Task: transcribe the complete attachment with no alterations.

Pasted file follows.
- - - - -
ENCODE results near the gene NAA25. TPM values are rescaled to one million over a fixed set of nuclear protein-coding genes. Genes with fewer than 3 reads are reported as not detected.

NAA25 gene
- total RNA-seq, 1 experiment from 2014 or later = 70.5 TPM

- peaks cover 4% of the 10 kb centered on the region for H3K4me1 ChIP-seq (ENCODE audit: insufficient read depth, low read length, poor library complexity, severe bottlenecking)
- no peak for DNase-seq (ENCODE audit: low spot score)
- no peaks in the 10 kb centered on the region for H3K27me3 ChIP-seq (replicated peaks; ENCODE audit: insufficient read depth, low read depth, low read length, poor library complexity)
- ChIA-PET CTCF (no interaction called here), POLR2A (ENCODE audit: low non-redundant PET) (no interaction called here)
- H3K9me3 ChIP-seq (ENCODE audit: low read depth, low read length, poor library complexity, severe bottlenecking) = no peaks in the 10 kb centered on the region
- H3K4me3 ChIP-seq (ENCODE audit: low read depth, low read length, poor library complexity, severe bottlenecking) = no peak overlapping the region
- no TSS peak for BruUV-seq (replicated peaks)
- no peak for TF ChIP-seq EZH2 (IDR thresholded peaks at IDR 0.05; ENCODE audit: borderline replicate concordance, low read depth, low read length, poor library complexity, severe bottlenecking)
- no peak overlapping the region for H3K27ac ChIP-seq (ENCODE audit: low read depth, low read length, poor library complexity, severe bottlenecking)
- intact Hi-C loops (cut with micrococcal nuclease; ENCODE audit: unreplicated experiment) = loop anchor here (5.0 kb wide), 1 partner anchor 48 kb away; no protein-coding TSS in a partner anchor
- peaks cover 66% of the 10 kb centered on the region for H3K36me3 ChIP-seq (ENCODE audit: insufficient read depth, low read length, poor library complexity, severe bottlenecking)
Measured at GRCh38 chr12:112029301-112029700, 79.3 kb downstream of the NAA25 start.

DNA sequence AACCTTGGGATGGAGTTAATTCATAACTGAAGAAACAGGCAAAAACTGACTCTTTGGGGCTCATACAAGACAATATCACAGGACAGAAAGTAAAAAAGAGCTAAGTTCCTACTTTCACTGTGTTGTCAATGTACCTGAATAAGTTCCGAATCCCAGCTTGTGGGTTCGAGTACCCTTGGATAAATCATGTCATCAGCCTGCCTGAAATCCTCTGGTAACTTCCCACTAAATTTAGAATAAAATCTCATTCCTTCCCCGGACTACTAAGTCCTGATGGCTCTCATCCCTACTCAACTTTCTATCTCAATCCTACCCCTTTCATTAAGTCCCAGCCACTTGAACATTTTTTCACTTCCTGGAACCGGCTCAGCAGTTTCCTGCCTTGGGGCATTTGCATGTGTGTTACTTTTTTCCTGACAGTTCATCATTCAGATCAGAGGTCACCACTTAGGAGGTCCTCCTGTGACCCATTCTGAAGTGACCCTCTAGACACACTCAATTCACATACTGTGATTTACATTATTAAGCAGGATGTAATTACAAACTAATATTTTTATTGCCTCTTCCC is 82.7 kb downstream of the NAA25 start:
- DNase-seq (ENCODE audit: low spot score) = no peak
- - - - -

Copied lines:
ENCODE results near the gene NAA25. TPM values are rescaled to one million over a fixed set of nuclear protein-coding genes. Genes with fewer than 3 reads are reported as not detected.

NAA25 gene
- total RNA-seq, 1 experiment from 2014 or later = 70.5 TPM

- peaks cover 4% of the 10 kb centered on the region for H3K4me1 ChIP-seq (ENCODE audit: insufficient read depth, low read length, poor library complexity, severe bottlenecking)
- no peak for DNase-seq (ENCODE audit: low spot score)
- no peaks in the 10 kb centered on the region for H3K27me3 ChIP-seq (replicated peaks; ENCODE audit: insufficient read depth, low read depth, low read length, poor library complexity)
- ChIA-PET CTCF (no interaction called here), POLR2A (ENCODE audit: low non-redundant PET) (no interaction called here)
- H3K9me3 ChIP-seq (ENCODE audit: low read depth, low read length, poor library complexity, severe bottlenecking) = no peaks in the 10 kb centered on the region
- H3K4me3 ChIP-seq (ENCODE audit: low read depth, low read length, poor library complexity, severe bottlenecking) = no peak overlapping the region
- no TSS peak for BruUV-seq (replicated peaks)
- no peak for TF ChIP-seq EZH2 (IDR thresholded peaks at IDR 0.05; ENCODE audit: borderline replicate concordance, low read depth, low read length, poor library complexity, severe bottlenecking)
- no peak overlapping the region for H3K27ac ChIP-seq (ENCODE audit: low read depth, low read length, poor library complexity, severe bottlenecking)
- intact Hi-C loops (cut with micrococcal nuclease; ENCODE audit: unreplicated experiment) = loop anchor here (5.0 kb wide), 1 partner anchor 48 kb away; no protein-coding TSS in a partner anchor
- peaks cover 66% of the 10 kb centered on the region for H3K36me3 ChIP-seq (ENCODE audit: insufficient read depth, low read length, poor library complexity, severe bottlenecking)
Measured at GRCh38 chr12:112029301-112029700, 79.3 kb downstream of the NAA25 start.

DNA sequence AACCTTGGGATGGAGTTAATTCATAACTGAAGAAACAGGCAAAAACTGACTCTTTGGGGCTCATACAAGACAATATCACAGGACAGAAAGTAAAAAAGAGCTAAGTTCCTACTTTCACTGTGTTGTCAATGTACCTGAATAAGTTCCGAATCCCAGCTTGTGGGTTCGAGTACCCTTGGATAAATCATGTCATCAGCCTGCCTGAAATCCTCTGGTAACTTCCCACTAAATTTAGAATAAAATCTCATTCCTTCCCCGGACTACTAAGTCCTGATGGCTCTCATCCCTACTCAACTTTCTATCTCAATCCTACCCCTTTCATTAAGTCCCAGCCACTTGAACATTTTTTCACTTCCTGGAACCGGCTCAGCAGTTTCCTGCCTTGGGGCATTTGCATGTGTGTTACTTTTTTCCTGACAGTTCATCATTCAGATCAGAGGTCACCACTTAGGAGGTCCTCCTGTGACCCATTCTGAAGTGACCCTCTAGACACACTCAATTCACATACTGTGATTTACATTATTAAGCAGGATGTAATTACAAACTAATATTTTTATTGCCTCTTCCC is 82.7 kb downstream of the NAA25 start:
- DNase-seq (ENCODE audit: low spot score) = no peak